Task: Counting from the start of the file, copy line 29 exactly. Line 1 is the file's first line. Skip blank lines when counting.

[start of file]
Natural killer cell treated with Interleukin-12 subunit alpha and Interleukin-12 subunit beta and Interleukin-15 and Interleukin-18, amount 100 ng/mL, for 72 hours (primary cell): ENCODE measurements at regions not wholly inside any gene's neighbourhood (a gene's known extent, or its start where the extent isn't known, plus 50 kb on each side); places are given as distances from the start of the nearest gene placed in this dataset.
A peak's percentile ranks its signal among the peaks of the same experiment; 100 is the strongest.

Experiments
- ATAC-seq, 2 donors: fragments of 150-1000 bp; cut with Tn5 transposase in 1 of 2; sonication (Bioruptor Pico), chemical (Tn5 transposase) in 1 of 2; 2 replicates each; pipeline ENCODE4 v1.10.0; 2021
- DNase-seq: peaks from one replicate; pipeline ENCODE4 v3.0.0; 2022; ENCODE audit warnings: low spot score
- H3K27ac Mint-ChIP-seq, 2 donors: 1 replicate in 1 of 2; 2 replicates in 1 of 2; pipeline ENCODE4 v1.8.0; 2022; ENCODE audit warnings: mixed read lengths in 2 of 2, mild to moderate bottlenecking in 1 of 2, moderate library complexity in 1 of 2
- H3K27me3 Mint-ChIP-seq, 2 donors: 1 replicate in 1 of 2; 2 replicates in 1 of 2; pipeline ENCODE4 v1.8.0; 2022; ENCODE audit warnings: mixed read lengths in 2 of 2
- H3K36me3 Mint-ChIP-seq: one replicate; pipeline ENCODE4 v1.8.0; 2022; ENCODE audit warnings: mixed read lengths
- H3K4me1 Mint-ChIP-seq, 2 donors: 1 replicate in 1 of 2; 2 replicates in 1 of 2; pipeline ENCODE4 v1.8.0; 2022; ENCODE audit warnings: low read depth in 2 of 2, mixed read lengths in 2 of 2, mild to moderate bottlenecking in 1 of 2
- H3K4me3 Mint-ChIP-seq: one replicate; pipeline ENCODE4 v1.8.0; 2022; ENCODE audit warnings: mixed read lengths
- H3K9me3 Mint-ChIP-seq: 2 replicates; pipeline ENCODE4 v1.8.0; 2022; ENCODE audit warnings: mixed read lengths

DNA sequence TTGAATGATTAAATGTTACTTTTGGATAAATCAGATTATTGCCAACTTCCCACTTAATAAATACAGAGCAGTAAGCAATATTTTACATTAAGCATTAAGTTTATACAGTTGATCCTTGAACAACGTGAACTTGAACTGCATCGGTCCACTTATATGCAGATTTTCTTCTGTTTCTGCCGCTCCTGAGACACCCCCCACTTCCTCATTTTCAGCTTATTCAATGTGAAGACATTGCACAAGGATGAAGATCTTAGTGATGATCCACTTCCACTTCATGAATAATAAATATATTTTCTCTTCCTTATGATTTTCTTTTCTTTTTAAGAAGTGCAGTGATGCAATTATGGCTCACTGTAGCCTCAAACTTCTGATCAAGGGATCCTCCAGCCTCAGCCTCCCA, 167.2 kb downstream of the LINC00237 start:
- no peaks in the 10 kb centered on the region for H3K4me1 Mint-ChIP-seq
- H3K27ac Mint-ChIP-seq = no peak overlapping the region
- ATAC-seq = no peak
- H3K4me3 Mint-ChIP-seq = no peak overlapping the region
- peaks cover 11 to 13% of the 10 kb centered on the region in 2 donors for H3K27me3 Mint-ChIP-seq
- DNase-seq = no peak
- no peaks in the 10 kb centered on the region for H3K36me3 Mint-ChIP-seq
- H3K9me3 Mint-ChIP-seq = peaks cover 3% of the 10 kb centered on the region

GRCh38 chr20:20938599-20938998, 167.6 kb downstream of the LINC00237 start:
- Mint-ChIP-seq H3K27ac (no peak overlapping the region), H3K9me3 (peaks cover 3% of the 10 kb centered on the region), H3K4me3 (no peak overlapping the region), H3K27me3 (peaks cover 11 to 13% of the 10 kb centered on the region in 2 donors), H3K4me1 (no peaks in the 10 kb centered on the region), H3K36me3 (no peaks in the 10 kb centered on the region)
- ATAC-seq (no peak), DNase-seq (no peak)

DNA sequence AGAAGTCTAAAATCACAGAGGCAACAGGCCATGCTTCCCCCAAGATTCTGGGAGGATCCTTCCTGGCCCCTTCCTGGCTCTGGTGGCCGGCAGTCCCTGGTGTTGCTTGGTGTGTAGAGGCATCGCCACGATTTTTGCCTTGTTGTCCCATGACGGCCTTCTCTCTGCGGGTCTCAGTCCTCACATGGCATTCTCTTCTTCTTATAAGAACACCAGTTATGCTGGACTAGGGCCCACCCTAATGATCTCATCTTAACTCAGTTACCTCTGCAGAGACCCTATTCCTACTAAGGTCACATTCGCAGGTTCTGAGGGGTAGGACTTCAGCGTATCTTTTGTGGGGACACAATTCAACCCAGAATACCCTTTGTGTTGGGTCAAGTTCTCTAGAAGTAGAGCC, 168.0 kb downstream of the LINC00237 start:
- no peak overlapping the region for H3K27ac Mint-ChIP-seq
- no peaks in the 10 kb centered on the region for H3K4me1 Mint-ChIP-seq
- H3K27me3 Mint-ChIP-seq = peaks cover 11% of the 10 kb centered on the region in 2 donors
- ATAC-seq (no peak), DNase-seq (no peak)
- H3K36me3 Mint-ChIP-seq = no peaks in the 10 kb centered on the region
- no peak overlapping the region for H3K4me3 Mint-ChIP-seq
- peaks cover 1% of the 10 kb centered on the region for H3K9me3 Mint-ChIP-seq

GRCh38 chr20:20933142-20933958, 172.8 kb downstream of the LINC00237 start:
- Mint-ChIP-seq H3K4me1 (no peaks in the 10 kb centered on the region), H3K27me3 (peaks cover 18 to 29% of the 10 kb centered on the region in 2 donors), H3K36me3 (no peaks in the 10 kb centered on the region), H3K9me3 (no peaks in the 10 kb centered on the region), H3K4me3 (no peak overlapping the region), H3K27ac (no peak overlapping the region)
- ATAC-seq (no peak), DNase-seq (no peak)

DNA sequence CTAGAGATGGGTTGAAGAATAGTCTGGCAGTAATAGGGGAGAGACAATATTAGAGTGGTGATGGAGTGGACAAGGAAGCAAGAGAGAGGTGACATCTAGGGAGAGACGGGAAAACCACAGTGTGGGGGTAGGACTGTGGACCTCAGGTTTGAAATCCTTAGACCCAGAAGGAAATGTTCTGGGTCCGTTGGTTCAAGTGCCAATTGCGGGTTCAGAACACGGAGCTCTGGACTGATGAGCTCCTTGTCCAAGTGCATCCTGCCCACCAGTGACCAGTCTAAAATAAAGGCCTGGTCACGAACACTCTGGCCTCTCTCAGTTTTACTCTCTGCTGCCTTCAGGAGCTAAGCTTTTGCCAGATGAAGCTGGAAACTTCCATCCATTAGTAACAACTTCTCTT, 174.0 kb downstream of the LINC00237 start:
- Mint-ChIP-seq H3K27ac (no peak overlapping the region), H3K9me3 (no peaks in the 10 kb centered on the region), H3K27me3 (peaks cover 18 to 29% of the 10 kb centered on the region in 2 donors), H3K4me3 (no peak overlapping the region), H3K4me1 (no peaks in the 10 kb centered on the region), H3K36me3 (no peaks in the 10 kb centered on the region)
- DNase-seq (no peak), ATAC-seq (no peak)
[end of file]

- H3K36me3 Mint-ChIP-seq = no peaks in the 10 kb centered on the region